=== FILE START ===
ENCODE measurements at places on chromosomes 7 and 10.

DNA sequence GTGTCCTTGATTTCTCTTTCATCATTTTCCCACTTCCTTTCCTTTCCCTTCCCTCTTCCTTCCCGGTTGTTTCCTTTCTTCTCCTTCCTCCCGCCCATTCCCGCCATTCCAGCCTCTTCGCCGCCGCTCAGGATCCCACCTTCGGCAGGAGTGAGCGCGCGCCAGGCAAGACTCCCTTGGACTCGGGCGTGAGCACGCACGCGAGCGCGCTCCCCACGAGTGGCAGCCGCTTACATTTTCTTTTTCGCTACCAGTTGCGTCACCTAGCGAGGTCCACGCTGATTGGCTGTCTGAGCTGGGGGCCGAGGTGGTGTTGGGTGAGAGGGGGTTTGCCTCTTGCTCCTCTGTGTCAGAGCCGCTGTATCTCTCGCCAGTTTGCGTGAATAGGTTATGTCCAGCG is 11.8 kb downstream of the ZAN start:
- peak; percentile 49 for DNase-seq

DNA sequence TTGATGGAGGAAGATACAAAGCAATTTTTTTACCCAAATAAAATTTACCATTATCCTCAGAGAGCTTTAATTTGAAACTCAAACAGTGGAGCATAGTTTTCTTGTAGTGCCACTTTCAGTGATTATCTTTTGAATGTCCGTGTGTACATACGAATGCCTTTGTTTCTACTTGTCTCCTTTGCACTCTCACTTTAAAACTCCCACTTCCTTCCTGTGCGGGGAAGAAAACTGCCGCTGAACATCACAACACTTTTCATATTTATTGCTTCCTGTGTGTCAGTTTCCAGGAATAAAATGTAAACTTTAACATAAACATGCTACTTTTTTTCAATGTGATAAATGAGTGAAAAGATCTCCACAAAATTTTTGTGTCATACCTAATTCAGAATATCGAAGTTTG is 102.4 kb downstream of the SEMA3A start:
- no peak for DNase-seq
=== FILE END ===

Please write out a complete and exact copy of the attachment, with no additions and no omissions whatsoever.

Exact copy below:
ENCODE measurements at places on chromosomes 7 and 10.

DNA sequence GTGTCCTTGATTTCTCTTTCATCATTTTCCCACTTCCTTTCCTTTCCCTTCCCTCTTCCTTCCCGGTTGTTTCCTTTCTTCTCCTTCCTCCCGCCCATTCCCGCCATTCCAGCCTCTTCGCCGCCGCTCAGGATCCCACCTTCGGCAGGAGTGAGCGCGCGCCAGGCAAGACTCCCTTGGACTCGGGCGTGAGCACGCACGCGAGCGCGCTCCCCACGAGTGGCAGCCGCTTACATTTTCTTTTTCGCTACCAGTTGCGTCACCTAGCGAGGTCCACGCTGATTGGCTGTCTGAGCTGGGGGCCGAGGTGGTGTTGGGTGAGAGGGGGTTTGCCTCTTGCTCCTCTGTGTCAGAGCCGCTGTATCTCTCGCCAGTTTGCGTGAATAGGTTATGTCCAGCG is 11.8 kb downstream of the ZAN start:
- peak; percentile 49 for DNase-seq

DNA sequence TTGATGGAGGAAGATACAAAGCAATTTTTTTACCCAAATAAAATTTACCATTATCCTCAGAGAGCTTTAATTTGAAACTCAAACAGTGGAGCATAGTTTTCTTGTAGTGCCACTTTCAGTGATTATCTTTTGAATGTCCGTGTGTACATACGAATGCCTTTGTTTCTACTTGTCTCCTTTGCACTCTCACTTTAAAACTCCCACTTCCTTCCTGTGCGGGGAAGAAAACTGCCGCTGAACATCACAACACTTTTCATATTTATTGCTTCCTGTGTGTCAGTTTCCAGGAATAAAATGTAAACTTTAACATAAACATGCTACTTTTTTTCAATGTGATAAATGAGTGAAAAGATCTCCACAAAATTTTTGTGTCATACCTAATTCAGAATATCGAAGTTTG is 102.4 kb downstream of the SEMA3A start:
- no peak for DNase-seq